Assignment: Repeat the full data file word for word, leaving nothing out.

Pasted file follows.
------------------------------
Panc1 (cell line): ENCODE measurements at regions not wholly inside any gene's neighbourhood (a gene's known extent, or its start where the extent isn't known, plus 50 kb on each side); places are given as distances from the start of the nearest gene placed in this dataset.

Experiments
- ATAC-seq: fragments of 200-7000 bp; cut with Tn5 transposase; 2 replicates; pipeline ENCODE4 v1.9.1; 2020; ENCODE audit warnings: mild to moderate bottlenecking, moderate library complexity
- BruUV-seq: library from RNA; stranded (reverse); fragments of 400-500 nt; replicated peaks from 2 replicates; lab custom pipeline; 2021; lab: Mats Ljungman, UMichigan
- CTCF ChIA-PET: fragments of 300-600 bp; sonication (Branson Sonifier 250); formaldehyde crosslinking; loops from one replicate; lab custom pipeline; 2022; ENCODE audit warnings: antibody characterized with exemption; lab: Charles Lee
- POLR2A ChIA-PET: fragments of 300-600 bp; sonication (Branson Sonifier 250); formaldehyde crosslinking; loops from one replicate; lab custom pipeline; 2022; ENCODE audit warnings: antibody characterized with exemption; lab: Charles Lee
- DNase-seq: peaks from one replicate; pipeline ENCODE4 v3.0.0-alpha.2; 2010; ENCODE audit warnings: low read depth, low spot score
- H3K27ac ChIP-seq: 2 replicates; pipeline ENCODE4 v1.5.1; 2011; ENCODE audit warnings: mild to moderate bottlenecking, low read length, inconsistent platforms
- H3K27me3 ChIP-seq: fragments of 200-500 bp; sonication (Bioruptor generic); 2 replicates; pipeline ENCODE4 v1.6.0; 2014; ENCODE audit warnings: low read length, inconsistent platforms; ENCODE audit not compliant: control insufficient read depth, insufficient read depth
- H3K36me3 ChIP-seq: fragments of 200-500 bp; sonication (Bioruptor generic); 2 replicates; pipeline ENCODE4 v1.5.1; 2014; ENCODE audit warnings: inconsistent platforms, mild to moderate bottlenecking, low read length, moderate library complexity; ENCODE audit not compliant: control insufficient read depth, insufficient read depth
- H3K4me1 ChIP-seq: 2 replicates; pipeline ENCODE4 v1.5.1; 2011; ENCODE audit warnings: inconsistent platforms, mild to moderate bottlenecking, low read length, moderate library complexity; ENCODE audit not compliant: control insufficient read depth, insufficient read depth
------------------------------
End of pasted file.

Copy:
Panc1 (cell line): ENCODE measurements at regions not wholly inside any gene's neighbourhood (a gene's known extent, or its start where the extent isn't known, plus 50 kb on each side); places are given as distances from the start of the nearest gene placed in this dataset.

Experiments
- ATAC-seq: fragments of 200-7000 bp; cut with Tn5 transposase; 2 replicates; pipeline ENCODE4 v1.9.1; 2020; ENCODE audit warnings: mild to moderate bottlenecking, moderate library complexity
- BruUV-seq: library from RNA; stranded (reverse); fragments of 400-500 nt; replicated peaks from 2 replicates; lab custom pipeline; 2021; lab: Mats Ljungman, UMichigan
- CTCF ChIA-PET: fragments of 300-600 bp; sonication (Branson Sonifier 250); formaldehyde crosslinking; loops from one replicate; lab custom pipeline; 2022; ENCODE audit warnings: antibody characterized with exemption; lab: Charles Lee
- POLR2A ChIA-PET: fragments of 300-600 bp; sonication (Branson Sonifier 250); formaldehyde crosslinking; loops from one replicate; lab custom pipeline; 2022; ENCODE audit warnings: antibody characterized with exemption; lab: Charles Lee
- DNase-seq: peaks from one replicate; pipeline ENCODE4 v3.0.0-alpha.2; 2010; ENCODE audit warnings: low read depth, low spot score
- H3K27ac ChIP-seq: 2 replicates; pipeline ENCODE4 v1.5.1; 2011; ENCODE audit warnings: mild to moderate bottlenecking, low read length, inconsistent platforms
- H3K27me3 ChIP-seq: fragments of 200-500 bp; sonication (Bioruptor generic); 2 replicates; pipeline ENCODE4 v1.6.0; 2014; ENCODE audit warnings: low read length, inconsistent platforms; ENCODE audit not compliant: control insufficient read depth, insufficient read depth
- H3K36me3 ChIP-seq: fragments of 200-500 bp; sonication (Bioruptor generic); 2 replicates; pipeline ENCODE4 v1.5.1; 2014; ENCODE audit warnings: inconsistent platforms, mild to moderate bottlenecking, low read length, moderate library complexity; ENCODE audit not compliant: control insufficient read depth, insufficient read depth
- H3K4me1 ChIP-seq: 2 replicates; pipeline ENCODE4 v1.5.1; 2011; ENCODE audit warnings: inconsistent platforms, mild to moderate bottlenecking, low read length, moderate library complexity; ENCODE audit not compliant: control insufficient read depth, insufficient read depth